Gates, Henry Louis, Jr.

Gates, Henry Louis, Jr.,

1950–, American scholar and critic, b. Keyser, W.Va., grad. Yale (B.A. 1973), Cambridge (Ph.D. 1979), where he studied with Wole SoyinkaSoyinka, Wole
, 1934–, Nigerian playwright, poet, novelist, essayist, and political activist, born Akinwande Oluwole Soyinka. Educated at the universities of Ibadan and Leeds, England, and at London's Royal Court Theatre, he writes in English, fusing Western and Yoruba
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. Gates is an expert on African-American literature and culture. His rediscovery and reinterpretation of historic black literature began in 1981 with his finding, authenticating, and publishing of the first known novel by an African American, Harriet E. Wilson's Our Nig (1859). Since then Gates has been instrumental in bringing other previously lost works to light. His many books of criticism include Figures in Black: Words, Signs, and the "Racial" Self (1987) and The Signifying Monkey: A Theory of African-American Literary Criticism (1988), in which he develops the notion of "signifyin(g)," a linguistic tradition running throughout black culture that describes things or people by the use of humor, paradox, indirection, boast, and insult. His nonacademic works include Thirteen Ways of Looking at a Black Man (1997) and Life Upon These Shores (2011). He is also coeditor of The Dictionary of Global Culture (1997) and The Annotated Uncle Tom's Cabin (2006). In 1999 he wrote and hosted a public television series on Africa and wrote a companion text, Wonders of the African World. Gates has taught at several universities, including Yale (1979–85), Cornell (1985–90), and Harvard (1991–), where he is the director of the W. E. B. Du Bois Institute for African and African American Research.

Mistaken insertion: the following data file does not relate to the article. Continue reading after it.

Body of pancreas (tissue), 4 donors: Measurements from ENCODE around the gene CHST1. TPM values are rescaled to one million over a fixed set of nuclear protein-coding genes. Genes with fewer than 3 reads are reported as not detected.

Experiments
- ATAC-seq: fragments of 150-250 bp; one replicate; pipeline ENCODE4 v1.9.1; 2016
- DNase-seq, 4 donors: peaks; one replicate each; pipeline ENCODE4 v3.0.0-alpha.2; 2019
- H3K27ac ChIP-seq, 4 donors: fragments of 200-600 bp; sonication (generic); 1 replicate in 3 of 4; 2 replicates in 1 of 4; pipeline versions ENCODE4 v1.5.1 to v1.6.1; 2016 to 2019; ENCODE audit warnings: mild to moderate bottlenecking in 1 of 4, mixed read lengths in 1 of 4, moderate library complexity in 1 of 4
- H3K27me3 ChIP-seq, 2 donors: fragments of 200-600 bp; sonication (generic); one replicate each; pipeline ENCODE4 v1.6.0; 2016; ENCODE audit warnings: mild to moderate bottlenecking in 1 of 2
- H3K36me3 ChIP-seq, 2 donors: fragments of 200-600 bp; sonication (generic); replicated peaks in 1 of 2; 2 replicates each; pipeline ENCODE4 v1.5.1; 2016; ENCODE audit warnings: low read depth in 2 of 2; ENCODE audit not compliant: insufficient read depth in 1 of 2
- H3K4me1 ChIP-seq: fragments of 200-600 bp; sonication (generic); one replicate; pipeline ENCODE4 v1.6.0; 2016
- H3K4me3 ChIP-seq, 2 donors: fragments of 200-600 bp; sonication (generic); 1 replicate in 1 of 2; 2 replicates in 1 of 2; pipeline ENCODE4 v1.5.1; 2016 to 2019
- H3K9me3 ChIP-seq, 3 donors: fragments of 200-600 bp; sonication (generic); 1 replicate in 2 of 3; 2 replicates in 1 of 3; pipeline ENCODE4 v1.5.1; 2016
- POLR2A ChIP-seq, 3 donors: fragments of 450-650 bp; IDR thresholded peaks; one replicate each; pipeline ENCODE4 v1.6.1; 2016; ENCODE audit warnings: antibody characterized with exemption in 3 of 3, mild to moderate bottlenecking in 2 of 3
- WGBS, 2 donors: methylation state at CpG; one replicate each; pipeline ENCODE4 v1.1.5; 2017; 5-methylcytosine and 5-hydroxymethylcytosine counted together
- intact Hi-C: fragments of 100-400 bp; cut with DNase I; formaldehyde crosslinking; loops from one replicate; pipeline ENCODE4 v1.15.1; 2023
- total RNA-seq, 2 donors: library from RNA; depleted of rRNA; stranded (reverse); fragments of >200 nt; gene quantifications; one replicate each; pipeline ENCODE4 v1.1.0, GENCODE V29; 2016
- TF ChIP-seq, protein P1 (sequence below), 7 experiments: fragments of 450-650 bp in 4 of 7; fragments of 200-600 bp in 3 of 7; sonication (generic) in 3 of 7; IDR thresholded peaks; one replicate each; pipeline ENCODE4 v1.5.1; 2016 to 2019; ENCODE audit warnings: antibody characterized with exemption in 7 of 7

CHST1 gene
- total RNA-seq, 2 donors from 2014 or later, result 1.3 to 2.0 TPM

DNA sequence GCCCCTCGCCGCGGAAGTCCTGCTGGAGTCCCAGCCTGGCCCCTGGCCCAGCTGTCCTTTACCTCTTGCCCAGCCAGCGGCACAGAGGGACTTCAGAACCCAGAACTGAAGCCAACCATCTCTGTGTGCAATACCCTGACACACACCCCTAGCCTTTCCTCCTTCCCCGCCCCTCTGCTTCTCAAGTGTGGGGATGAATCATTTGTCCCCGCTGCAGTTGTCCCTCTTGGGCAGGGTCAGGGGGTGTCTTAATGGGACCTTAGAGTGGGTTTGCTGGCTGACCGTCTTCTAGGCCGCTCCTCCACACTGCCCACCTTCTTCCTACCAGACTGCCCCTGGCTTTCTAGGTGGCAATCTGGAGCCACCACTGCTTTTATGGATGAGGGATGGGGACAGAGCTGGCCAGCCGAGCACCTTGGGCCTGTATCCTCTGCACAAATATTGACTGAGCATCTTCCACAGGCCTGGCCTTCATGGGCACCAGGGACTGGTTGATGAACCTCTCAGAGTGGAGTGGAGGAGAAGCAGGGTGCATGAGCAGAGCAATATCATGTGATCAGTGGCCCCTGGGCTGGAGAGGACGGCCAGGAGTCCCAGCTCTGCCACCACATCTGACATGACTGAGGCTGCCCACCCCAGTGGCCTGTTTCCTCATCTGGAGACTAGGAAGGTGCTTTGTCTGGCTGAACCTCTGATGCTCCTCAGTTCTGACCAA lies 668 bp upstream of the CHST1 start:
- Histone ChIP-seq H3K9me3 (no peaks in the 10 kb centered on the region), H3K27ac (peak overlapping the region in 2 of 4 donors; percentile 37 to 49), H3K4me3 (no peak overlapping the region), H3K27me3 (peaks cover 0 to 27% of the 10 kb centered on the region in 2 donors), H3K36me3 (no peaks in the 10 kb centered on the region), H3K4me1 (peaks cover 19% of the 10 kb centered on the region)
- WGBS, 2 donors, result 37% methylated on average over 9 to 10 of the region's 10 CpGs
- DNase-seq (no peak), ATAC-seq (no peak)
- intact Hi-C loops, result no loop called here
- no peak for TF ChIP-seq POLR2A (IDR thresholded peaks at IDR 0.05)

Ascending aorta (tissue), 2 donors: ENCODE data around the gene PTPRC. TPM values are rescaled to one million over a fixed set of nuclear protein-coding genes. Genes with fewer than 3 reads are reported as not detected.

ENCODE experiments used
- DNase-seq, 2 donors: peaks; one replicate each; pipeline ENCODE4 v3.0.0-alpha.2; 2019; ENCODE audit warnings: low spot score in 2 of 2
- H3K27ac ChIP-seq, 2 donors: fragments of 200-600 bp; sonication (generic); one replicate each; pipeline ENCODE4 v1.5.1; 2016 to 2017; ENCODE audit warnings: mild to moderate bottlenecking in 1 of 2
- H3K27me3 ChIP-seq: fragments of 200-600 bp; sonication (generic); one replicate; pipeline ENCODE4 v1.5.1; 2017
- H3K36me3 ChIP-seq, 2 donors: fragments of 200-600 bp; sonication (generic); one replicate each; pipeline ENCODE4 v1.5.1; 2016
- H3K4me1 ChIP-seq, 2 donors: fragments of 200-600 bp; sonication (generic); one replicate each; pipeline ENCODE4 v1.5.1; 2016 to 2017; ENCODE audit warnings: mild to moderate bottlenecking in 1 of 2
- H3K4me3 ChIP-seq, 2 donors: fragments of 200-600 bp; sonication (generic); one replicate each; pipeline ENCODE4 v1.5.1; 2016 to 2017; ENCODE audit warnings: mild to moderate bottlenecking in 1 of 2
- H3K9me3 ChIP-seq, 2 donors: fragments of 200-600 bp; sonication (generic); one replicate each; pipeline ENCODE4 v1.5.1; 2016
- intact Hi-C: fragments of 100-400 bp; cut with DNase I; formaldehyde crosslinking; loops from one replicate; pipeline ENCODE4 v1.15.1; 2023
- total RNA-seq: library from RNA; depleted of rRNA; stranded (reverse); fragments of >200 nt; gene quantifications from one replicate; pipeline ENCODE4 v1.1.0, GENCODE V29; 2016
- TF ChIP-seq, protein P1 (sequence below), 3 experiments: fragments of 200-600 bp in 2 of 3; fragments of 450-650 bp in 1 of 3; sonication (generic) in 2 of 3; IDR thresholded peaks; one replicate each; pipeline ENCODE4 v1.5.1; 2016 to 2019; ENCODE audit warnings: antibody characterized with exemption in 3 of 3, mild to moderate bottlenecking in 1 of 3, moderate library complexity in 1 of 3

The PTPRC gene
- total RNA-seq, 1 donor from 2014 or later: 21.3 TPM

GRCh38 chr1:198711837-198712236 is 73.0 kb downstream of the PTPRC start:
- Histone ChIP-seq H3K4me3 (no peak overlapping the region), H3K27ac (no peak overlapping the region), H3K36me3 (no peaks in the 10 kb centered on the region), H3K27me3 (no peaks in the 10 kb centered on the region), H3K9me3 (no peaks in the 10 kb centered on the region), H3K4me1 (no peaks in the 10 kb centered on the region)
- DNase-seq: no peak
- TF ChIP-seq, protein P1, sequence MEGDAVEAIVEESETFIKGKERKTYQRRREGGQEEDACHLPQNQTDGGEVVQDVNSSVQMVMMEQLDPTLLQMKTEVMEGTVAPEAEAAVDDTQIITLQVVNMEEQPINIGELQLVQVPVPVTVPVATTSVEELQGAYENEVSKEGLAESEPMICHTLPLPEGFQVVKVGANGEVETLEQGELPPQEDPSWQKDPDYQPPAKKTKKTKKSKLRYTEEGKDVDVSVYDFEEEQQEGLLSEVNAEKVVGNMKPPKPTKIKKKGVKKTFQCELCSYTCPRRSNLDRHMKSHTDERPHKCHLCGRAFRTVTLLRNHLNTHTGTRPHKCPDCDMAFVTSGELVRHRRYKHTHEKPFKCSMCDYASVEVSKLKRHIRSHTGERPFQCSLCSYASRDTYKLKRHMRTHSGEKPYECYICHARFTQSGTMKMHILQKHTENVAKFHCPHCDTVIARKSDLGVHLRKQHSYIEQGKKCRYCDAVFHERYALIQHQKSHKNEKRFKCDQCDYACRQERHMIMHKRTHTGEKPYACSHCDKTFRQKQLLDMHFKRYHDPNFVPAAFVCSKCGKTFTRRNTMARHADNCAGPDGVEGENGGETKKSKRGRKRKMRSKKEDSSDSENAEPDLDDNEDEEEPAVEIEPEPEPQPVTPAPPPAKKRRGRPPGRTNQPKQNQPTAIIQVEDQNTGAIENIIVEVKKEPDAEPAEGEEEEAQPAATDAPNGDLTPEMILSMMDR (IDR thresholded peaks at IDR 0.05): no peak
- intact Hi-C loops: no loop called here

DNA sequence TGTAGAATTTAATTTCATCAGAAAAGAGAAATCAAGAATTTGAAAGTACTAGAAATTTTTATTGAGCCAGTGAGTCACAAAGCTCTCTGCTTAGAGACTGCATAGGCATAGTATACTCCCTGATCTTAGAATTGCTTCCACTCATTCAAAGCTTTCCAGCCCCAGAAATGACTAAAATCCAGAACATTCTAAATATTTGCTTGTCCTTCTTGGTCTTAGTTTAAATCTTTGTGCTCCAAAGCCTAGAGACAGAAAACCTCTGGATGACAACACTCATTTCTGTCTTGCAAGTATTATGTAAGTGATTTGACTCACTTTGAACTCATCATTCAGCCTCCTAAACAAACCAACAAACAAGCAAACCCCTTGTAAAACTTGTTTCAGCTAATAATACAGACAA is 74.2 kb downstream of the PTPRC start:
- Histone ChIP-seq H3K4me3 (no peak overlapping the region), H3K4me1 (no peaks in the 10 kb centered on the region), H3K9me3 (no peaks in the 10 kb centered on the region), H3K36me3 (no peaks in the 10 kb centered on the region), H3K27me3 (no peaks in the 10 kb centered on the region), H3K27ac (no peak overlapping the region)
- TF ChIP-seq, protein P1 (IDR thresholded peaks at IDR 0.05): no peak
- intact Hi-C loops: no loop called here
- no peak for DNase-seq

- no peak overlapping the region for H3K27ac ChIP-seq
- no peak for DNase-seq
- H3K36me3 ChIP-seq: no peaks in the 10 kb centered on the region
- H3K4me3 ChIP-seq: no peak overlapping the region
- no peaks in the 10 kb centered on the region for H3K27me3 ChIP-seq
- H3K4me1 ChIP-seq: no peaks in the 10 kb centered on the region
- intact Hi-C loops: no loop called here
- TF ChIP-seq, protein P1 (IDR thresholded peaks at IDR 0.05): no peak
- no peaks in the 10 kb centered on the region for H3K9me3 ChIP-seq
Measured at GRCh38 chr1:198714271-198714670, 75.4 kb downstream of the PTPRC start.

See his memoir, Colored People: Letters to My Daughters (1993); A. Wolf, ed., The Henry Louis Gates, Jr. Reader (2012).

Gates, Henry Louis, Jr.

(1950–  ) educator; born in Keyser, W.Va. He graduated from Yale (1973) and was the first African-American to receive a Ph.D. from Cambridge University, England (1979). Sometimes called a "literary archaeologist," he unearthed, edited, and compiled important African-American texts, especially from the slavery period. In addition to his scholarly work, he increasingly wrote and spoke about broader issues relevant to African-Americans and their relations to society at large. His fame made him the subject of "bidding wars" between major universities; he taught at Yale (1979–85), Cornell (1985–90), Duke (1990–91), and Harvard (1991).